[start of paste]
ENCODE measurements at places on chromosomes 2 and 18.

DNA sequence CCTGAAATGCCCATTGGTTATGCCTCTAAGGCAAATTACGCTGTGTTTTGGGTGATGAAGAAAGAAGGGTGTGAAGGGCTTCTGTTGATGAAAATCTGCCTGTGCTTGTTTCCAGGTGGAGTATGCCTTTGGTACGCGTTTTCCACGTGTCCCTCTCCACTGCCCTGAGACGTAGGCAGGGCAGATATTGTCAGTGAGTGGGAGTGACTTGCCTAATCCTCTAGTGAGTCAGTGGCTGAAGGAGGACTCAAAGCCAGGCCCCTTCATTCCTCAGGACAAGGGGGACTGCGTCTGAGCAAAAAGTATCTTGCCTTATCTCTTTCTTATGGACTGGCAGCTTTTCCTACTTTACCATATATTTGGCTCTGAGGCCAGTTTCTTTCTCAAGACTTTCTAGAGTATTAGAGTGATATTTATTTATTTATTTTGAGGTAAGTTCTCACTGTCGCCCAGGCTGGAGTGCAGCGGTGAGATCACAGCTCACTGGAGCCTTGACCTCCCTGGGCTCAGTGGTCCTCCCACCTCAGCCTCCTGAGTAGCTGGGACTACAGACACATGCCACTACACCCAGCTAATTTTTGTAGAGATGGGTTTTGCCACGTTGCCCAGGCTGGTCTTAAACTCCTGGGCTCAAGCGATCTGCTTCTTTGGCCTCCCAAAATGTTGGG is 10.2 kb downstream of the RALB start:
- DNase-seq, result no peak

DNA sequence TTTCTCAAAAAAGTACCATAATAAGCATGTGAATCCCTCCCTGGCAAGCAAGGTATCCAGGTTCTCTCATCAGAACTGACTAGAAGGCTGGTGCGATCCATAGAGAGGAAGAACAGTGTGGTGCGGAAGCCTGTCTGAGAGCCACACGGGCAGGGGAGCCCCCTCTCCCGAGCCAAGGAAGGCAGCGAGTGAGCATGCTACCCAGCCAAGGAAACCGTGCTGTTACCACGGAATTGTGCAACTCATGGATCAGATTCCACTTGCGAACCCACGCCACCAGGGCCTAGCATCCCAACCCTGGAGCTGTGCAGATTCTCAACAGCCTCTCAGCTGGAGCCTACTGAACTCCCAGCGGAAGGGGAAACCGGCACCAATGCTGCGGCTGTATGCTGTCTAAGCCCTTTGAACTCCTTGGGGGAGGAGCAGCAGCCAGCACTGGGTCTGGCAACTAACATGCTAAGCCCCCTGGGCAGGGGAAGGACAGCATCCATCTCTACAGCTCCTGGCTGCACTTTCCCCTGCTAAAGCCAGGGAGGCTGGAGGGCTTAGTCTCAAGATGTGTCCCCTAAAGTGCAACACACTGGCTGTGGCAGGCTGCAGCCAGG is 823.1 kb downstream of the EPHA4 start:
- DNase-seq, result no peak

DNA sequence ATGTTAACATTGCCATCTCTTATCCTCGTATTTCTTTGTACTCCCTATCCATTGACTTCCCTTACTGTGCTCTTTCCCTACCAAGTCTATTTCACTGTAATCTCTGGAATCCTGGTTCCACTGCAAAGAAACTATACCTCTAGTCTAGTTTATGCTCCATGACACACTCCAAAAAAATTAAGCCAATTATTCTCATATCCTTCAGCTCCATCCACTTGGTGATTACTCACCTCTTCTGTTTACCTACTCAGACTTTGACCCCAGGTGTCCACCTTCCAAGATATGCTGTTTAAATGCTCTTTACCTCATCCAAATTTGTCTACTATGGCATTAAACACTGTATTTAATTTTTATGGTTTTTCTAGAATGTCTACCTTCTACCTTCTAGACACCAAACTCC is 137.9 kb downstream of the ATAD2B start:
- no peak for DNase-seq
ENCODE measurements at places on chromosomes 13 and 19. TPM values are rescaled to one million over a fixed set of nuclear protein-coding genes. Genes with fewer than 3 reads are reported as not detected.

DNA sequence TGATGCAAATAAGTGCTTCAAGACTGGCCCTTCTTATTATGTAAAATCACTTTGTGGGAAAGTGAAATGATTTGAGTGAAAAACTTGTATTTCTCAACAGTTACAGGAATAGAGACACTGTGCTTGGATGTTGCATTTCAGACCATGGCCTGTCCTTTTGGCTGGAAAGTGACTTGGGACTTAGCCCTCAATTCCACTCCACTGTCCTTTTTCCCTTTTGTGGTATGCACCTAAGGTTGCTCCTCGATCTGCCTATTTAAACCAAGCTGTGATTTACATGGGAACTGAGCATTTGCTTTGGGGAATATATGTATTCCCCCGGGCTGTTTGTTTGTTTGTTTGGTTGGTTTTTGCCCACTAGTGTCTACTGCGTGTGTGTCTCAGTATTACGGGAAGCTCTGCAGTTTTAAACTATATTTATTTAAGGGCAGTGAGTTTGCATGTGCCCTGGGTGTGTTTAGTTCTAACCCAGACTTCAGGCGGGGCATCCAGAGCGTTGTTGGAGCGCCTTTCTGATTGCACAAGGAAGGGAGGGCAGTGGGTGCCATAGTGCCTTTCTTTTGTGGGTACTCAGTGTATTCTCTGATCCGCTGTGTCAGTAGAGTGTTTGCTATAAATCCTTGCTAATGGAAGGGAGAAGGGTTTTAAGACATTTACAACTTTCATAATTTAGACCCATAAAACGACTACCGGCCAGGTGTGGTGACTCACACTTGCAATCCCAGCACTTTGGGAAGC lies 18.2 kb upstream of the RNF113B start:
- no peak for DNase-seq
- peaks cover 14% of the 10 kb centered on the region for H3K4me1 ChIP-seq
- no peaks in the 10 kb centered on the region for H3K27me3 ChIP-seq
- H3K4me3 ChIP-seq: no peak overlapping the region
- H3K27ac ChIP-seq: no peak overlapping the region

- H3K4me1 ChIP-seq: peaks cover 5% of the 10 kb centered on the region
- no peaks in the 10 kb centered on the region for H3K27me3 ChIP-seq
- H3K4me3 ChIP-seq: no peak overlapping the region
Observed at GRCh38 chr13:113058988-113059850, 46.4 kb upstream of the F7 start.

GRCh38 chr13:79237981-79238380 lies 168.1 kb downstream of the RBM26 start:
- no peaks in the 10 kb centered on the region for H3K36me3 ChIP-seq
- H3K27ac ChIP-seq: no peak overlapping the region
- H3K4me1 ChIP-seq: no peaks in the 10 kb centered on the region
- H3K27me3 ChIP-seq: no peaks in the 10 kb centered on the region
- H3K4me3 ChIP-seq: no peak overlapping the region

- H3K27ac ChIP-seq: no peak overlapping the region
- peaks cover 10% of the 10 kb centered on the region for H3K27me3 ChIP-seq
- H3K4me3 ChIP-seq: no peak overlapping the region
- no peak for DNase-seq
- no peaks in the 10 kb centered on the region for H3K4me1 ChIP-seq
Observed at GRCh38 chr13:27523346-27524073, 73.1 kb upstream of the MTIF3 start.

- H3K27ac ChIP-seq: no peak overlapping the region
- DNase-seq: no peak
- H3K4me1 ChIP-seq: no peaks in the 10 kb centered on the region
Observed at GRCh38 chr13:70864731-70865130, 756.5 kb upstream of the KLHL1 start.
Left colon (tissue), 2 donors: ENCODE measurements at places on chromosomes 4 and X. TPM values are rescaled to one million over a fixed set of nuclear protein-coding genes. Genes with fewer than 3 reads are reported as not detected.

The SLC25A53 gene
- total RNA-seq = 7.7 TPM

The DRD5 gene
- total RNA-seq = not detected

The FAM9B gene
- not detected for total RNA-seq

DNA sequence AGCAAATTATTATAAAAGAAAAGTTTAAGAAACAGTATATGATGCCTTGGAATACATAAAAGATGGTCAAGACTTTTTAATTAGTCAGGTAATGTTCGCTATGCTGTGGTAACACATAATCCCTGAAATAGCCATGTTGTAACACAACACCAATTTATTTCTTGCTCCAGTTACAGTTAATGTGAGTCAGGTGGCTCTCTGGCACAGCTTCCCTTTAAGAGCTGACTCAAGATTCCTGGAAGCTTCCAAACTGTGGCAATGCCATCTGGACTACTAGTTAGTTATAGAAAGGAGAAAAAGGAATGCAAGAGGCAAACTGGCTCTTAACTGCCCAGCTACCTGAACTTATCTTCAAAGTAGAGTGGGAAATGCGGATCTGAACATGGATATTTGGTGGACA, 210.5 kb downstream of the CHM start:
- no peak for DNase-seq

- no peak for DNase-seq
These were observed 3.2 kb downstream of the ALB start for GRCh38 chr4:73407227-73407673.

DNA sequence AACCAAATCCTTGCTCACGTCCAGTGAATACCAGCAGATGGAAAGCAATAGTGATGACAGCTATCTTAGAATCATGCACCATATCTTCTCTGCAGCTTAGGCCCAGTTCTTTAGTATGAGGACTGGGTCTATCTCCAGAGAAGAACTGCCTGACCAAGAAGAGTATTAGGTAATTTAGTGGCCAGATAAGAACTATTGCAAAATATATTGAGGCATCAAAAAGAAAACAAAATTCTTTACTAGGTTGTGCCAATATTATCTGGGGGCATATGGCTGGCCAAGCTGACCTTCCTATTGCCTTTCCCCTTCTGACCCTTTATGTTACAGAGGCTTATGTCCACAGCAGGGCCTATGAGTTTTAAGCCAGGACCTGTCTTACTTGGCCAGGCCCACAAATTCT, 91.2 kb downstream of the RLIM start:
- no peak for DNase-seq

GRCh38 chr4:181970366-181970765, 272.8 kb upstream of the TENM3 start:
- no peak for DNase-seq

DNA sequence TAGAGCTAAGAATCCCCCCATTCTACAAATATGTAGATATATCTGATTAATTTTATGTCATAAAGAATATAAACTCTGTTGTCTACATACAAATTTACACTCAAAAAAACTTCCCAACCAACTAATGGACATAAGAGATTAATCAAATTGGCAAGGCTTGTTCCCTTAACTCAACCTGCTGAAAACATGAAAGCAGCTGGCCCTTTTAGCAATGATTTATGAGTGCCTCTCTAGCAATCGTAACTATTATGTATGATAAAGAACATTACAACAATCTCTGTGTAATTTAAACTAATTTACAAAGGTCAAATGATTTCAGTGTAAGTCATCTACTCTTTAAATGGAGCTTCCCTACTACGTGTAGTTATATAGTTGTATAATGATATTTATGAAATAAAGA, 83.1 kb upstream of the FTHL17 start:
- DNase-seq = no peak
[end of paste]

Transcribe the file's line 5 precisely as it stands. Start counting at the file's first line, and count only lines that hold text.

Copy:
- DNase-seq, result no peak